Dear Santa
  

Review by
Jennifer Monroe Franson

Director: Jason Priestley
Writer: Barbara Kymlicka
  
Cast:

  • Amy Acker — Crystal Carruthers
  • David Haydn-Jones — Derek Gowen
  • Emma Duke — Olivia Gowen
      
  • Patrick Creery — Pete Kennedy
  • Gina Holden — Jillian
  • Brooklynn Proulx — Sharla

Nomadic Pictures: 2011

90 minutes January 2013

  

Dear Santa is a pleasant but decidedly flimsy addition to the Christmas-movie genre. Although it’s a good-hearted film, that’s about as far as it goes; those looking for emotional depth or a sparkling plot will probably be disappointed.

Unfortunately, the movie’s characters and situations are just not very convincing, even by the standards of a genre geared toward holiday magic rather than gritty realism. The movie begins with a letter to Santa Claus from a little girl who asks for a stepmother — in itself a bit of a stretch. When the letter goes astray and is found by rich-but-aimless Crystal, the latter immediately embarks on an obsessive search for the child. When she succeeds, Crystal then decides to insert herself into the family’s life by volunteering at the soup kitchen run by the little girl’s good-looking widowed father. Crystal’s motivation for all of this uncharacteristic exertion is not very well explained, leading us to sympathize with her friend Sharla, who wonders if Crystal is turning into a stalker.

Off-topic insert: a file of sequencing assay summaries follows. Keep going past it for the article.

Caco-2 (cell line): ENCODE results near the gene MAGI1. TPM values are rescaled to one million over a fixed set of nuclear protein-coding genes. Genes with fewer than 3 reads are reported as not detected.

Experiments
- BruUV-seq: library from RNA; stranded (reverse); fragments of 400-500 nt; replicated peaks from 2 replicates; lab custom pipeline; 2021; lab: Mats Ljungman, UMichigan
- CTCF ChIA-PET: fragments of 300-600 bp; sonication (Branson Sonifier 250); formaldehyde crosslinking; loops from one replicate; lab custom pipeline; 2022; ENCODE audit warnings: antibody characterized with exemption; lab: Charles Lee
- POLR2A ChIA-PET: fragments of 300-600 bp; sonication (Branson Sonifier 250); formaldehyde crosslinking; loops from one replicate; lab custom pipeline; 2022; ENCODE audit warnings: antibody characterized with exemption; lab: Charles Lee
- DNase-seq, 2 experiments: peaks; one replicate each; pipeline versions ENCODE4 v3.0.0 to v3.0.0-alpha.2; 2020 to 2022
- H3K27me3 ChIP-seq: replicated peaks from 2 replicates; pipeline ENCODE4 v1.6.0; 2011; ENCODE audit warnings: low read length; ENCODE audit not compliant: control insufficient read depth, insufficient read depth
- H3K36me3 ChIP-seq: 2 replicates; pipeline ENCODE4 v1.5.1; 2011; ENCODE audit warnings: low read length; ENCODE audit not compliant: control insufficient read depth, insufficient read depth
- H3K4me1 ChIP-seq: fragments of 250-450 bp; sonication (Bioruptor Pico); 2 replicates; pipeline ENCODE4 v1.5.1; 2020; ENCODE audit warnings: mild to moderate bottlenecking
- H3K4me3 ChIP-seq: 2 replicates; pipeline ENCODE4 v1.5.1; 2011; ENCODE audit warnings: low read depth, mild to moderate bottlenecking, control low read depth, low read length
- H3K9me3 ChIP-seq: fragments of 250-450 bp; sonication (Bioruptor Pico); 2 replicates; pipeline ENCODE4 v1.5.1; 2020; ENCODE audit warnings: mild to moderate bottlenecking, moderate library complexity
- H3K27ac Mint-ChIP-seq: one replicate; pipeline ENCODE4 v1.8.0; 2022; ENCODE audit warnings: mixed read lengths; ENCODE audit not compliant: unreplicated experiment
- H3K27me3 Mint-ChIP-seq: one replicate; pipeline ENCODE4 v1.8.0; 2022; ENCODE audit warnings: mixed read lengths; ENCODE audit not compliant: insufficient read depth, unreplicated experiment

Nor are these the only points at which characterization and credibility are stretched thin. At an impromptu food-prep session, Crystal and Jillian, her rival for the widower’s affections, end up attacking each other with the brunch ingredients. While Jillian is presented as a thoroughly nasty sort, her chief sin seems to be the fact that she wears faux designer clothing — unlike our well-heeled heroine, who can and does buy the real thing. The soup kitchen’s homeless habitues are a little too clean and quaint to be believable. Crystal’s absentee parents, too, stretch believability a point when they decide, out of the blue, to cut off her allowance unless she finds a husband or a job before Christmas.

The movie does have its bright spots, of course. Notable among them is Pete, the gay chef who presides over the soup kitchen and dishes out ample helpings of encouragement and good advice to the hapless Crystal; in fact, he comes across as more attractive and more interesting than the hero. Emma Duke, who plays little Olivia, is not only one of the stronger actors in the piece, but she also manages to be adorable without being Shirley Temple-ish. (Oddly, Emma Duke bears an uncanny resemblance to Bailee Madison of Just Go With It, a much stronger – though not holiday-themed — romantic comedy.) And the rapport between Crystal and Olivia, unlike some other aspects of the movie, is both convincing and heartwarming.
  

Viewers with a boundless appetite for Christmas movies and enough free time to indulge that appetite should certainly consider adding Dear Santa to the holiday viewing list. Those who can fit only one or two movies into the pre-Christmas schedule, however, will probably do well to choose elsewhere.

  

  
© 2013 Jennifer Monroe Franson


  
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